Now that we are more than ten months past our announcement, it is important to take stock of where this transition process stands.  As I mentioned earlier, there are two parallel work streams proceeding at the moment.  These work streams are directly linked, and we have repeatedly said that both tracks must be addressed before any transition takes place.

In the first track, the IANA Stewardship Transition Coordination Group (ICG), representing more than a dozen Internet stakeholder communities, issued a call for proposals last fall for each of the three primary IANA functions – protocol parameters, numbering, and domain names – to be developed by the communities and parties most directly affected by each of the primary functions.

Two of the three groups have already finished their draft proposals. The Internet Engineering Task Force, which is shepherding the protocol parameter proposal, finalized and submitted its plan to the ICG on January 6.  The five Regional Internet Registries (RIRs), which worked collaboratively in developing the numbering proposal, announced their final plan on January 15. An ICANN Cross Community Working Group (CWG) on the naming related functions released a draft proposal on December 1 and is continuing to work through the comments received in response.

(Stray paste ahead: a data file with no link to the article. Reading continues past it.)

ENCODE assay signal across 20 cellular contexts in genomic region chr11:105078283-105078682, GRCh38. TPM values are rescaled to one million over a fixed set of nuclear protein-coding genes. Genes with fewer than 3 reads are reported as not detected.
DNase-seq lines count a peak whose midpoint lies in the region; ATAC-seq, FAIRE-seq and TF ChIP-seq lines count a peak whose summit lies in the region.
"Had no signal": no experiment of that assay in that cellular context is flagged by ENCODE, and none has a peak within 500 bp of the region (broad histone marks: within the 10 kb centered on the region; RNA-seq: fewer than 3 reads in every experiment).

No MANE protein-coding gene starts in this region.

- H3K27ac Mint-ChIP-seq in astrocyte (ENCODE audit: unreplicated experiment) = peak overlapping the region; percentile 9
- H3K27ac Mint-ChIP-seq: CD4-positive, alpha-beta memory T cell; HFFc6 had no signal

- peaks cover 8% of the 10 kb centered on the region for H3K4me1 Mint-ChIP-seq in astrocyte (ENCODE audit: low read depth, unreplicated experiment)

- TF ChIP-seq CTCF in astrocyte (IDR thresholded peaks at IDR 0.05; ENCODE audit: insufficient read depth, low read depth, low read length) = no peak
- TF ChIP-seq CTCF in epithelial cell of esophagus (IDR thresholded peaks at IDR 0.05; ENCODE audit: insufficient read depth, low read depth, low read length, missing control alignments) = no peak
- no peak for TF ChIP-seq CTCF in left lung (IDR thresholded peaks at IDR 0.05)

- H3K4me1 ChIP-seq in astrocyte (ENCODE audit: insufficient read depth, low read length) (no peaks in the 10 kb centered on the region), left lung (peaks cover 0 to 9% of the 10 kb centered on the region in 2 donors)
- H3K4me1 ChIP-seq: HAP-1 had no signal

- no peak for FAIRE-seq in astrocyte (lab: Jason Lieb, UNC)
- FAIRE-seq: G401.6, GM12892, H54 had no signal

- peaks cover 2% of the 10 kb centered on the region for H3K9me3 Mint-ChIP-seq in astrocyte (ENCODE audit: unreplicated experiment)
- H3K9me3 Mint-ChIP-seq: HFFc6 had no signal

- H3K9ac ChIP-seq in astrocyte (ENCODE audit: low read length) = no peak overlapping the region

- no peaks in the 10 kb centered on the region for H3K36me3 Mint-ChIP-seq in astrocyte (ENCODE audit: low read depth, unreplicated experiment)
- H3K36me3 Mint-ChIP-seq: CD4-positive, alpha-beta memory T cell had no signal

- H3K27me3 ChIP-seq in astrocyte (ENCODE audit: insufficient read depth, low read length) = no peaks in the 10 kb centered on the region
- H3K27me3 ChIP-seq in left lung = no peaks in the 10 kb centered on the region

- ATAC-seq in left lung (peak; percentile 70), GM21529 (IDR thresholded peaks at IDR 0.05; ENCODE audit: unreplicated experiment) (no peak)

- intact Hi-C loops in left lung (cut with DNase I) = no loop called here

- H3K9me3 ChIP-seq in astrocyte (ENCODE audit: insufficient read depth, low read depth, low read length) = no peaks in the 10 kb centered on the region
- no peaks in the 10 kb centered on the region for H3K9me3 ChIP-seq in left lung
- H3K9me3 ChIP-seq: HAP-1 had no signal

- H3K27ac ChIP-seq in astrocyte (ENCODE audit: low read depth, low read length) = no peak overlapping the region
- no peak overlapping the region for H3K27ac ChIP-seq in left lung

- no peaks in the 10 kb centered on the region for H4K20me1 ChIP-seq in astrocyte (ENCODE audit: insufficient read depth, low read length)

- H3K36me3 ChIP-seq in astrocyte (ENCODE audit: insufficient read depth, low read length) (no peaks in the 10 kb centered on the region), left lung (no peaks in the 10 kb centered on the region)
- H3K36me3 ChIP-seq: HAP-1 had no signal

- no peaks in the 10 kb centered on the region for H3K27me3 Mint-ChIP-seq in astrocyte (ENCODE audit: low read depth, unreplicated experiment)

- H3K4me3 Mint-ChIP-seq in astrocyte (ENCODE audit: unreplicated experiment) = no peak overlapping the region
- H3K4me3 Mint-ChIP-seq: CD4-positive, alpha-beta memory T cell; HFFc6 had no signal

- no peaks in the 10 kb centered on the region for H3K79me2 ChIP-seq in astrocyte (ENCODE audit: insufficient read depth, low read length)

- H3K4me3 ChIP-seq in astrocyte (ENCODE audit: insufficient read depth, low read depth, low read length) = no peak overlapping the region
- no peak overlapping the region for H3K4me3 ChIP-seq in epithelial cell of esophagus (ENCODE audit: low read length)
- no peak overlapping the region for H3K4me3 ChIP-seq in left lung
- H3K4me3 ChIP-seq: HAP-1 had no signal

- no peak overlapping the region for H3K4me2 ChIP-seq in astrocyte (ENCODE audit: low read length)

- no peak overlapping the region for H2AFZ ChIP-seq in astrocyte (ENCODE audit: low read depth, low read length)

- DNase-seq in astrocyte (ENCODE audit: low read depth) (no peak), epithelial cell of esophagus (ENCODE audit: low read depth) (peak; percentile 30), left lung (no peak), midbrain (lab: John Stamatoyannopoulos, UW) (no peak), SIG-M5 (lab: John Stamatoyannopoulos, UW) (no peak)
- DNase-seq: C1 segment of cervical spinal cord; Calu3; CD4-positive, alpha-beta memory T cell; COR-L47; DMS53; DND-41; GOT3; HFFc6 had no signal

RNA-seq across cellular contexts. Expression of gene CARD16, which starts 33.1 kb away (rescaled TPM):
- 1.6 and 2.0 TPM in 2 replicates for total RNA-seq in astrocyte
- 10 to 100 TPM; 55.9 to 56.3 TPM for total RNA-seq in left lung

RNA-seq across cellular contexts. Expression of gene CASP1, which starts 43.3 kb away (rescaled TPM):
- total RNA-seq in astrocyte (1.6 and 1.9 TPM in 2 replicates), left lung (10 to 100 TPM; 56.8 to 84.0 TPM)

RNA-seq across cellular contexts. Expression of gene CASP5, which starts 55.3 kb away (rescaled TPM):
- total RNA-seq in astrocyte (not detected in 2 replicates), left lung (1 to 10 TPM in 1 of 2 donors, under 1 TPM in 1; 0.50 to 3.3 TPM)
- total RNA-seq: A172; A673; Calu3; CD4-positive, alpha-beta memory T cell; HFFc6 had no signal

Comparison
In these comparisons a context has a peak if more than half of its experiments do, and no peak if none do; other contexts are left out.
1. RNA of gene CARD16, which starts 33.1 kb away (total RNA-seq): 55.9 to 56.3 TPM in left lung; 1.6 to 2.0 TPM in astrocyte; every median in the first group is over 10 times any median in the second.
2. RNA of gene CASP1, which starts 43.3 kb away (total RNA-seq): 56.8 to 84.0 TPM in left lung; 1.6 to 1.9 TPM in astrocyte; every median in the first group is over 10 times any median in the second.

We have taken a look at the December 1 proposal and the ensuing comments and discussion it has engendered.  As the CWG on the naming-related functions continues its work to finalize its draft proposal, NTIA would like to offer the following questions for the stakeholders to consider:

  • The draft proposes the creation of three or four new entities to be involved in the naming related processes.  Could the creation of any new entity interfere with the security and stability of the DNS during and after the transition?  Given that the community will need to develop, implement and test new structures and processes prior to a final transition, can it get all this done in a timeframe consistent with the expectations of all stakeholders?